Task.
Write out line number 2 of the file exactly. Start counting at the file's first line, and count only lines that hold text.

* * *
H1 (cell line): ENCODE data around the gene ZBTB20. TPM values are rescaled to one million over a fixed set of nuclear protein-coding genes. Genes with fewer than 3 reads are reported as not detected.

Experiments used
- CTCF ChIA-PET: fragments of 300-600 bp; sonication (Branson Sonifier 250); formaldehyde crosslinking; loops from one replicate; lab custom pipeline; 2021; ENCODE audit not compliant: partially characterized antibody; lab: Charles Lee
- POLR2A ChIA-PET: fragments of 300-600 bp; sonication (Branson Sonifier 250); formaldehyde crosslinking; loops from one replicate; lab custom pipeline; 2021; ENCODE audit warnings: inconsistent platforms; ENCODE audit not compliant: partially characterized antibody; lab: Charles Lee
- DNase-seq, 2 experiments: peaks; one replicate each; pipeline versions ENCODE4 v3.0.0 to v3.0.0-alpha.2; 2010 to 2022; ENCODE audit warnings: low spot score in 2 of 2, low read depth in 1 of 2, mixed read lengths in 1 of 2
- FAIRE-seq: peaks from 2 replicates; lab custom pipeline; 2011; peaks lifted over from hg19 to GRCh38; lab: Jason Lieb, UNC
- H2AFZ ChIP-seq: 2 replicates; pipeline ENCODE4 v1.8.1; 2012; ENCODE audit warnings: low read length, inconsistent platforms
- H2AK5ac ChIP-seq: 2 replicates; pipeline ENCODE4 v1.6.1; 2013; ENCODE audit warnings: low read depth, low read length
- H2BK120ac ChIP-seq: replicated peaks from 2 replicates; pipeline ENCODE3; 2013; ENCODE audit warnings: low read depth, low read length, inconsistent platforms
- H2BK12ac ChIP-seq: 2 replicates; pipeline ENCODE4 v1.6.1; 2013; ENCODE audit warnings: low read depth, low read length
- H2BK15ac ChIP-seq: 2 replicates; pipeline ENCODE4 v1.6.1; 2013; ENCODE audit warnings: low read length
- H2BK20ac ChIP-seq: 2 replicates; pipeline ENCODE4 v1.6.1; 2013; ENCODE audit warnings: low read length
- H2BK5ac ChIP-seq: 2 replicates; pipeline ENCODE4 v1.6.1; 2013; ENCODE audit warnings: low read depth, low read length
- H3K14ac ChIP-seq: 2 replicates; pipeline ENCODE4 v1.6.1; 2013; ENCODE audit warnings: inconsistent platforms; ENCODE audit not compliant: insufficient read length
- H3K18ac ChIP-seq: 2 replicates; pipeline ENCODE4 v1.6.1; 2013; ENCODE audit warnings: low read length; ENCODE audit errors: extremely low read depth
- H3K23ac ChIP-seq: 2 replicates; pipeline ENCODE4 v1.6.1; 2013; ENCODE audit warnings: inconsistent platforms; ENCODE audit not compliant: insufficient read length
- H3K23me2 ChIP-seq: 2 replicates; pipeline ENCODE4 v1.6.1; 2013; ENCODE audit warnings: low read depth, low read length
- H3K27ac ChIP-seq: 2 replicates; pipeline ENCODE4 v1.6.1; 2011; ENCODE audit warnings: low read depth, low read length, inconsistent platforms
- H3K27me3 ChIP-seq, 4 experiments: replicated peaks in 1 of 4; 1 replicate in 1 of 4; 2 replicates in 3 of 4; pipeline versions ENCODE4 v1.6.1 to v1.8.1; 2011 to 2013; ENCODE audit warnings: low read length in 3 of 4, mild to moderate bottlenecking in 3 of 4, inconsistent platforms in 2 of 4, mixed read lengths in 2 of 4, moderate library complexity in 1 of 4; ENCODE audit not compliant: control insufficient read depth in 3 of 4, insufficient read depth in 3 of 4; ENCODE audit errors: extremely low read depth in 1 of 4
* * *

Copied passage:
Experiments used